As a Master of Public Health student, I often found myself constantly getting asked the same two questions over and over again: 

Where do you want to work after graduating? 

“What role do you see yourself in?” 

Organization and position. These are the two factors that often dictates one’s career. 

When asked to introduce ourselves, these are the first two things that the majority of us will speak about. As a student, I consistently felt the immense societal pressure of securing a “reputable” position at a “well-established” organization following the completion of my degree. However, little did I know that building my career was less about finding that perfect job and more about crafting my personal mission (or purpose). This realization wasn’t something that happened right away, but rather through an accumulation of different experiences, as well as after deep introspection about my own values and personal goals.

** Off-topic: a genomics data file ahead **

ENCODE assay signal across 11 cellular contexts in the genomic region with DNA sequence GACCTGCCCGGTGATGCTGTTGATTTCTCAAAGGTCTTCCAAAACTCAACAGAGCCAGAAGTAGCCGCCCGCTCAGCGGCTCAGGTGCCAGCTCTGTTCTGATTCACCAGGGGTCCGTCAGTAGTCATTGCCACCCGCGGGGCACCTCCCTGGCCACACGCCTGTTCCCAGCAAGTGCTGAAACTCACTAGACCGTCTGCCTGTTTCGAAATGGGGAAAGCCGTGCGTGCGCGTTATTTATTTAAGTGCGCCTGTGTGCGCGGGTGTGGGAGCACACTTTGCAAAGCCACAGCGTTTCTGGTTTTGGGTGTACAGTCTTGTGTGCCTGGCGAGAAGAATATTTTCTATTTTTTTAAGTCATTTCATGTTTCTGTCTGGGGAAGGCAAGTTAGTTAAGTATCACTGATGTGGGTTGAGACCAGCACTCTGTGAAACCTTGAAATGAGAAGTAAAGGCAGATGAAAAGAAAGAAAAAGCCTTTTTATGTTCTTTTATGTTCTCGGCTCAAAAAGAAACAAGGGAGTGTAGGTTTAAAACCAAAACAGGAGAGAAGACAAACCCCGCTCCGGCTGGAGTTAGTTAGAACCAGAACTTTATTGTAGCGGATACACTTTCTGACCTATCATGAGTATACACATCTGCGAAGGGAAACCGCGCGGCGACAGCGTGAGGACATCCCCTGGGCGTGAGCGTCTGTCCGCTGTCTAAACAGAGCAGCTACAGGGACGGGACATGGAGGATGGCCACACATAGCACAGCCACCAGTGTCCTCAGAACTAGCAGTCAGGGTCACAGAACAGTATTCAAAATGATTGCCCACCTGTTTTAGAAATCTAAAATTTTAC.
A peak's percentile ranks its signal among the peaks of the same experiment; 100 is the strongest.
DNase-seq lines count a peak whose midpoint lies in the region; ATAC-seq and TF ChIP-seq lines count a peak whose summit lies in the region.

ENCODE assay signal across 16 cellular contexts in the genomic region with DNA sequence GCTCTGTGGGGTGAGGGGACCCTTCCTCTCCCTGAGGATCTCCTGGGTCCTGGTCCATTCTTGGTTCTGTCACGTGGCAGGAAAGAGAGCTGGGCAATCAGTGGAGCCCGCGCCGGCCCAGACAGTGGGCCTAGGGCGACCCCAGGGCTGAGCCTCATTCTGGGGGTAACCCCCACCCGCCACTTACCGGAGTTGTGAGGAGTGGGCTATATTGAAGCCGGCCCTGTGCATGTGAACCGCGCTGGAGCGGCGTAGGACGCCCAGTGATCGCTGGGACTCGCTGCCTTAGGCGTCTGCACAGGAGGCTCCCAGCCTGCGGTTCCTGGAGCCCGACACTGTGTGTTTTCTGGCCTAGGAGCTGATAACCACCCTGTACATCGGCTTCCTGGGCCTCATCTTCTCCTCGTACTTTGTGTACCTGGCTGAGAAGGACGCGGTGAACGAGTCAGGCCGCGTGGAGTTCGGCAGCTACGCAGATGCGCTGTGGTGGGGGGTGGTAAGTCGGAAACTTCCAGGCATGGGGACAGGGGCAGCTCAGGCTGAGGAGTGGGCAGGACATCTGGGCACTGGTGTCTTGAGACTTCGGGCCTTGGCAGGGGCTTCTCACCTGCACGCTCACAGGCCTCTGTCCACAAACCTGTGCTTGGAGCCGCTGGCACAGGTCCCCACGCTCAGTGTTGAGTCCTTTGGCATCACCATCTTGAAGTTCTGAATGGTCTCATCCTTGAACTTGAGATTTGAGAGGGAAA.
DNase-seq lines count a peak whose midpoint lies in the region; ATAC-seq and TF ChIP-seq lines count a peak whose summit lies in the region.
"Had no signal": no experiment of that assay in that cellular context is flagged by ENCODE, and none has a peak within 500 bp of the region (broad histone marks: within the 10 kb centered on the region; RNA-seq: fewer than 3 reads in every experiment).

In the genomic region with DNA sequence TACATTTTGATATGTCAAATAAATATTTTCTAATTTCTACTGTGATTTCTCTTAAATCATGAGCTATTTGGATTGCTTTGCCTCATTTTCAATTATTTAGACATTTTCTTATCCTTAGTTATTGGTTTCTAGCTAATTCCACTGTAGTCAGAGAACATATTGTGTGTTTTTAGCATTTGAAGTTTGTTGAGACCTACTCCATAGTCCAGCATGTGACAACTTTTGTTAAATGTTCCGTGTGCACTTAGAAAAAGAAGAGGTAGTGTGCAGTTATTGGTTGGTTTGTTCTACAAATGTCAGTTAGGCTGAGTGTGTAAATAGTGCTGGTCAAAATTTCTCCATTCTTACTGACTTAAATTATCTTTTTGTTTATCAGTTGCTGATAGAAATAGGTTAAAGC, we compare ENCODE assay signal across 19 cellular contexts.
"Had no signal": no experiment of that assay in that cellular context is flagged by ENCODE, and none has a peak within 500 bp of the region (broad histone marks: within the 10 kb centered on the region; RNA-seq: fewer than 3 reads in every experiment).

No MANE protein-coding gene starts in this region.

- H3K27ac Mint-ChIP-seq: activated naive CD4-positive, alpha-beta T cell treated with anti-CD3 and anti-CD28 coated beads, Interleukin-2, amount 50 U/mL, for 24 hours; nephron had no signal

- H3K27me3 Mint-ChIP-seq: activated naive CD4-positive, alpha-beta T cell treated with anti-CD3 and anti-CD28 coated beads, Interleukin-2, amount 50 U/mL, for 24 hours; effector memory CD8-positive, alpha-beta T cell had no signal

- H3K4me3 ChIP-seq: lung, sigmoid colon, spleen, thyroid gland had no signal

My first job after graduating was working at a local public health unit, specifically in the area of health promotion and disease prevention. I had worked here for one of my practicum placements as a student and was fortunate enough to get hired back on a temporary full-time contract. It was an “ideal” public health role: I had the opportunity to analyze disease trends and risk factors, and directly contributed to developing health programs, policies and services within the community. Initially, I absolutely loved the work I did and the position I had. However, after being at the organization for almost a year, I kept feeling that there was something missing. I no longer had the same excitement working on projects as I did when I initially started as a student. My work started to feel mundane and repetitive. I felt unfulfilled and lost. And so, once my contract had ended, I decided to take a leap of faith and completely switched gears outside of health promotion to apply for clinical research positions at hospitals, hoping the change in the work environment would bring back the excitement I seemed to be missing. I had a passion for making an impact in health care on a wide-scale level, and luckily, that passion landed me a role at the research institute of a community hospital focused on population health & systems-based research. However, this passion was not enough to bring me fulfillment.